Youth delegates on the Road to the UN2023 Water Decade Conference

On 24th October 2022, leaders of the Global Youth Movement for Water participated in the stakeholder consultation on the preparation of the United Nations 2023 Water Conference, alongside an estimated 1200 other stakeholders from across the water arena, in person and online. Held at the UN Headquarters in New York, the stakeholder dialogue aimed at developing a set of game-changing ideas for policy makers to consider and implement. Leaders of the Global Youth Movement were present at this meeting to ensure youth had a vested stake in this dialogue.

The day of discussions was opened by Li Junhua, UN Under-Secretary-General for Economic and Social Affairs and Secretary of the Conference of the UN Water 2023 Conference. Mr Junhua made a call to action, reminding all attendees of the need to increase current efforts four-fold if the world is to achieve its 2030 goals. Several other high-level speakers followed, with President of the UN General Assembly Mr Csaba Korosi also calling for the deeper integration of water and climate.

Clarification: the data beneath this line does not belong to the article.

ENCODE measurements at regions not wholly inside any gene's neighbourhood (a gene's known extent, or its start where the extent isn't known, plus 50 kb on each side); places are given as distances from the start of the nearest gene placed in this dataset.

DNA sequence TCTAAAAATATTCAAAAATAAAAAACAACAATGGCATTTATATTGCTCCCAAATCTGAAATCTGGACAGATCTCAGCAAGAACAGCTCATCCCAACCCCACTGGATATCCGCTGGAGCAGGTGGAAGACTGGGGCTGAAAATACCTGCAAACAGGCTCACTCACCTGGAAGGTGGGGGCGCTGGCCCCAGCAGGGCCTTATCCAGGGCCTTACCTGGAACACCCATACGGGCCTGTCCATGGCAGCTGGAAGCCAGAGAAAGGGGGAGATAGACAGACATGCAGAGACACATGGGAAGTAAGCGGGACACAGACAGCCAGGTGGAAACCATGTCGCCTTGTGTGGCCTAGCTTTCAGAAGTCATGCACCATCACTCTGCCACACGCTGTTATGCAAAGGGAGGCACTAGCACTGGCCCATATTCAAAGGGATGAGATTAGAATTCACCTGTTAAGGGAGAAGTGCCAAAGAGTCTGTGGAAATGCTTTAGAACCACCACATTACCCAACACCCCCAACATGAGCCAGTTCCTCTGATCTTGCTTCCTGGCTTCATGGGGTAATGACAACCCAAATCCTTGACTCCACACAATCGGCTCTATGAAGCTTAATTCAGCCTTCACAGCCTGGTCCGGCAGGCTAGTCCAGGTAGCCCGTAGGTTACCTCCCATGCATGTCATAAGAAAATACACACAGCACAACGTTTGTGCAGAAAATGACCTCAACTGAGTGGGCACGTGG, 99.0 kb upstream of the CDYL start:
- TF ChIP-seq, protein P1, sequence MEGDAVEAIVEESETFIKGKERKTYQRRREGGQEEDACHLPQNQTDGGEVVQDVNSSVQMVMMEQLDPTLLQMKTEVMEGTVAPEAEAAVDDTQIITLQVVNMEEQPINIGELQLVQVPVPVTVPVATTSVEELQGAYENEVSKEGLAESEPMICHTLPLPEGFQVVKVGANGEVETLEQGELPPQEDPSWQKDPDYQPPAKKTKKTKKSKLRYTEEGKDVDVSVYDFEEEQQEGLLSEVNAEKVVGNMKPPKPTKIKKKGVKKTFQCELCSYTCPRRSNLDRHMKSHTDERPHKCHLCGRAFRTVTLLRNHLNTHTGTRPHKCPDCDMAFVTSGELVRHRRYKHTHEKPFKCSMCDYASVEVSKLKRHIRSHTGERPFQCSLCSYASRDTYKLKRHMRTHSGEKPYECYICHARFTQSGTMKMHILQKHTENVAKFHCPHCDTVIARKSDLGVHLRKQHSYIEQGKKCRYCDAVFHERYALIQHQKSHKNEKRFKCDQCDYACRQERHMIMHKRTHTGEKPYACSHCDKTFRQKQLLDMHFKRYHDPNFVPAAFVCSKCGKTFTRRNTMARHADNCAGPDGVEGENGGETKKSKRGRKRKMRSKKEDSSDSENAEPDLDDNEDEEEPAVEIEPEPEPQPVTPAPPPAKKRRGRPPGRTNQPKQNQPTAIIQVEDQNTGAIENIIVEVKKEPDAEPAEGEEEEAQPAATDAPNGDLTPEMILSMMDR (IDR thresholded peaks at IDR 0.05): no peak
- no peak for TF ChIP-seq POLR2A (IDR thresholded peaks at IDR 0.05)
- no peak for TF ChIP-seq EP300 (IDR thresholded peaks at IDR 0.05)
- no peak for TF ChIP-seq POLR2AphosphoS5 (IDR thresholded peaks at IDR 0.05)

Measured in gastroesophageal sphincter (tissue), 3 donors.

Two youth representatives made statements at the opening session. Lindsey Blodgétt, youth representative of the World Meteorological Organization’s Water and Climate Coalition Leaders Panel – and former World Youth Parliament for Water President-, called for collective action and commitments from water leaders. She called for water leaders to work together in harmony, not in competition, as we work to reach SDG 6. Blodgett called for this collective action to resemble a symphony for water. Keziah Theresee Gerosano, Partnerships Lead of the United Nations International Federation of Youth (UN1FY) for the very same Water and Climate Coalition, called for 15% of the annual budget of every UN body to be dedicated to water and climate.

Following the opening ceremony, the 1200 stakeholders broke into 5 roundtable discussions for the day, each centered around important areas of progression for the water sector. Topics included: